Young Saudis striving to overcome cinema ban
RIYADH, Feb 23 (Reuters) Young Saudis, thirsty for cinema in a country with no big screens and just the bare bones of a movie industry, are determined to drag the ultra-conservative Muslim kingdom into the celluloid world.
Seven Saudi movies will take part in a film festival in the United Arab Emirates' capital Abu Dhabi in March, the strongest showing yet for the nascent Saudi cinema at any festival.
And entertainment firm Rotana -- owned by royal entrepreneur Prince Alwaleed bin Talal -- has said it is producing the first full-length Saudi film, to hit Gulf cinemas this year.
''We'd like to do films that our society likes, that help the rise of cinema, and also get recognition. I'd like our voice to reach the West,'' said Abdullah Eyaf, a 28-year-old director who runs a popular Web site promoting film culture.
His 45-minute documentary ''Cinema 500 km'' tackles the issue head-on, depicting a Saudi youth who must travel to neighbouring Bahrain to sate his appetite for the cinematic experience.
''The film asks the question 'why is there no cinema here?' It's a spark to get people to talk about the subject,'' Eyaf said.
''In Bahrain, cinema owners say that during holidays 80 to 90 percent of their customers are Saudis. All the video stores in Riyadh have large memberships. The Saudi people want cinema.'' The authorities in Riyadh allowed public screenings of children's cartoons in November, the first time films have been shown in public since the 1970s when the kingdom's powerful religious establishment took a position against cinema.
Puritanical scholars believe any depiction of the human form is forbidden in Islam and see the US-dominated film industry as an immoral force dominated by sex and violence.
Observers also say there was a commercial disincentive in the 1970s to running cinema theatres. Now with a native population of around 18 million, 60 percent of whom are under 21, interest in Saudi Arabia could be huge, directors say.
''We are trying to create some movement in the stagnant waters and to find some form of legitimacy and acceptance for this industry,'' said Mohammad Bazaid, 26, who has a silent film entry in the Emirates Film Competition, which starts on March 1.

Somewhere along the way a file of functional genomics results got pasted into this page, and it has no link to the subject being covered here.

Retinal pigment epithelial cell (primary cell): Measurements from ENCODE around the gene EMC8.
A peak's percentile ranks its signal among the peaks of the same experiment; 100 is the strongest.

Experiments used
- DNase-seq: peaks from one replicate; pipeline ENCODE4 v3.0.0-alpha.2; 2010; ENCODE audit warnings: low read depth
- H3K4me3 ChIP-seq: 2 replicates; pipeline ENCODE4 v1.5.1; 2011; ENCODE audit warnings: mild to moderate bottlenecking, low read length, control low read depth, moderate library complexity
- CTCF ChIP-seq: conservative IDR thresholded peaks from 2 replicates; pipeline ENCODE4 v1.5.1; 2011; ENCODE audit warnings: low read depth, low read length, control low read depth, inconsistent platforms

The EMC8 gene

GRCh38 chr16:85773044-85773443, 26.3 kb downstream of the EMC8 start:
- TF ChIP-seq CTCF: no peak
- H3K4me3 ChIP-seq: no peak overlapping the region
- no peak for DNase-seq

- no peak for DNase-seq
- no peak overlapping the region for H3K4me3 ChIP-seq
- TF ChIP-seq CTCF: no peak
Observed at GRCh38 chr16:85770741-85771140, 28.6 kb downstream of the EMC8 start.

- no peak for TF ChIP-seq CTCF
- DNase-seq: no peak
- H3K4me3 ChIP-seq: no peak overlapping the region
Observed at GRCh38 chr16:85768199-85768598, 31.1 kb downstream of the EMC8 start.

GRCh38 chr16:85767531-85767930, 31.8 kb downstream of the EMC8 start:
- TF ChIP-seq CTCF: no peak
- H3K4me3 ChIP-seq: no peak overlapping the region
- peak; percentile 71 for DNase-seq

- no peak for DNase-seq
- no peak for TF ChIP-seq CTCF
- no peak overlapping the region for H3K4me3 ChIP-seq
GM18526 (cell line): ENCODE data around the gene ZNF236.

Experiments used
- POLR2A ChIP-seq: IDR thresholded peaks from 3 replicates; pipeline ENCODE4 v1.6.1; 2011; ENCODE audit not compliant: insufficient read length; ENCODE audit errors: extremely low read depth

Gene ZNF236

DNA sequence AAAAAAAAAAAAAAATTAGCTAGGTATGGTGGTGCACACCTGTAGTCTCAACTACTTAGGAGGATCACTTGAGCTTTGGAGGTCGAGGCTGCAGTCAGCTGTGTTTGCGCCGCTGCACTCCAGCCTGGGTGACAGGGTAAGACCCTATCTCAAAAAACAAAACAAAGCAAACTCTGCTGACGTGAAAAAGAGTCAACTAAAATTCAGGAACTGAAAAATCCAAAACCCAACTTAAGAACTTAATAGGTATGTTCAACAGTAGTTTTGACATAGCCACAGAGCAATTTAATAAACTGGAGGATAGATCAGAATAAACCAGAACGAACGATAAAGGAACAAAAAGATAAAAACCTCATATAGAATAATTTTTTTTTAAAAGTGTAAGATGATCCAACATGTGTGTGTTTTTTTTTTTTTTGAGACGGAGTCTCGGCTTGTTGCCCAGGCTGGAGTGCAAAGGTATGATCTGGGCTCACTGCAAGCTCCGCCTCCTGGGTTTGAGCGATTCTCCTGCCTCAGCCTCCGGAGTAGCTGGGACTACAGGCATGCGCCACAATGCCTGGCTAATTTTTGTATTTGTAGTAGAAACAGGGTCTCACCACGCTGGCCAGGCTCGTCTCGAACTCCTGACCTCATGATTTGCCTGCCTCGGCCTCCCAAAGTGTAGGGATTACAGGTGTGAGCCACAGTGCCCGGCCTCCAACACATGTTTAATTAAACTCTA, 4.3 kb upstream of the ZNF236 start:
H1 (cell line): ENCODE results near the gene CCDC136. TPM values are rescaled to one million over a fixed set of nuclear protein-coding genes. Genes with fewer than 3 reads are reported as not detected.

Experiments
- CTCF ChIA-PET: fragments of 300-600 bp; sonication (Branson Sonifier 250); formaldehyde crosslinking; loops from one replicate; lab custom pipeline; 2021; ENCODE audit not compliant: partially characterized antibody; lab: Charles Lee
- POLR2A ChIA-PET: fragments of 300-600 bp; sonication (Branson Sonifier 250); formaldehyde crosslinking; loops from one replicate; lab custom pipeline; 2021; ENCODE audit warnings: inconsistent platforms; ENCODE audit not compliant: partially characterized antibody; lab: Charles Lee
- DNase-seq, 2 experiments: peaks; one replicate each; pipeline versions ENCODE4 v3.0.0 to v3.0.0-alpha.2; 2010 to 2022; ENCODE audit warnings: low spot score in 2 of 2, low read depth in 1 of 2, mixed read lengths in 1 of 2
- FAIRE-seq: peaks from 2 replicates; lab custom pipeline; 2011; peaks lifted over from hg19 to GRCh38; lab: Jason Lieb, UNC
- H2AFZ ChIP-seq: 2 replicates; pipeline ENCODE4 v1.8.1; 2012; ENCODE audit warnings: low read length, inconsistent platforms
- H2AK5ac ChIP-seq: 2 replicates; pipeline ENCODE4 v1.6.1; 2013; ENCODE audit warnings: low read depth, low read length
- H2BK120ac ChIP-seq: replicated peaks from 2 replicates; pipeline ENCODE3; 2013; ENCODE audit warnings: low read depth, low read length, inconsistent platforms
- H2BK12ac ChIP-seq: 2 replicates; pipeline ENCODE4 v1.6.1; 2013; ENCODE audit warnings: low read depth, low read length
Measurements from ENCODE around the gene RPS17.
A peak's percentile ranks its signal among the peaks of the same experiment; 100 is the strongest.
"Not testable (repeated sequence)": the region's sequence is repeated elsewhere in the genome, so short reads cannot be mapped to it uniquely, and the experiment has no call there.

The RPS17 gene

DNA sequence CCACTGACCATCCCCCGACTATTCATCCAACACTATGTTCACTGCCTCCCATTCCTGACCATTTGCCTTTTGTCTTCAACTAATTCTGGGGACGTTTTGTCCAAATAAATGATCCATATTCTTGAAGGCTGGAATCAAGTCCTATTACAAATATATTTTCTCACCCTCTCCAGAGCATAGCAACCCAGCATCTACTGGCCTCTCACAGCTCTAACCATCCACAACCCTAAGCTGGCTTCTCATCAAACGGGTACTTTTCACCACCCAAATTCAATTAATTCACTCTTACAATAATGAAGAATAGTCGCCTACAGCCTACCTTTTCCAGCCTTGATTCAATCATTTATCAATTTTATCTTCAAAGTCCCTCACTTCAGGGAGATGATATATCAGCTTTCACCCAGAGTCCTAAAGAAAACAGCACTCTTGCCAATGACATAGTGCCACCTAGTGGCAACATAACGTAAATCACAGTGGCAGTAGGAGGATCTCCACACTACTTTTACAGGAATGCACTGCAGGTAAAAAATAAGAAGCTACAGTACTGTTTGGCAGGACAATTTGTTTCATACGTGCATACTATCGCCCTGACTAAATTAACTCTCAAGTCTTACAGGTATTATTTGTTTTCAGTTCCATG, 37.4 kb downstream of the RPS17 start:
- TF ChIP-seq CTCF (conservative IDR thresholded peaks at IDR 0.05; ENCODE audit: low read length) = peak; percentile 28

He said Saudi Arabia, where King Abdullah supports cautious reforms, could follow the lead of Iran, a conservative Islamic country with a globally respected cinema.
PIONEERING WOMAN DIRECTOR Saudi woman director Haifaa al-Mansour has led the way, winning international acclaim for documentaries in 2003 and 2004. Her latest film, 2005's ''Nisaa Bila Dhill'' (Women With No Shadow), will also be screened in Abu Dhabi.
Mansour and many other young directors are based in the Eastern Province, near more open Gulf Arab societies like Bahrain, the UAE and Kuwait.
''We have opposition to women driving and entering other fields. They (clerics) oppose new concepts coming to society, and cinema is one. But it will phase out with time,'' she said.
Even the logistics of putting a film together are difficult in Saudi Arabia, which follows the conservative Wahhabi school of Sunni Islam. Rigid rules of public morality require women to be accompanied by a male relative in public and impose gender segregation in most public spaces.
Mansour said she often shoots early in the day in quiet areas to avoid attracting the attention of religious police who patrol the streets. ''I was a little bit concerned, but no one noticed,'' she said.
Saudi directors were encouraged last month when Salman al-Odeh, a leading Wahhabi cleric, said on Saudi entertainment channel MBC that cinema deserved support because it could promote Islam.
Moderate Islamists have in the past used similar arguments to win acceptance for modern inventions such as television which once faced strong opposition from religious hardliners.
''Cinema is a huge industry in the West which often targets Islam, so setting up a cinema industry will do justice to Islam.
This is a good demand and a good thing,'' Saudi papers quoted Odeh as saying.
Islamist lawyer Mohsen Awajy said inherent contradictions in the informal ban on cinema would eventually lead to the collapse of religious opposition.
Cinema may be off limits but young Saudis can flick from Islamic stations to state television to entertainment channels featuring chat show queen Oprah Winfrey and US sitcoms.
''If cinema is prohibited, what about the very (morally) bad channels received from abroad? Or those owned and financed by Saudis, such as MBC or the channels of Prince Alwaleed?'' Awajy said. ''Films shown in public are more conservative than the private television channels that broadcast into private rooms.'' REUTERS CS SP1206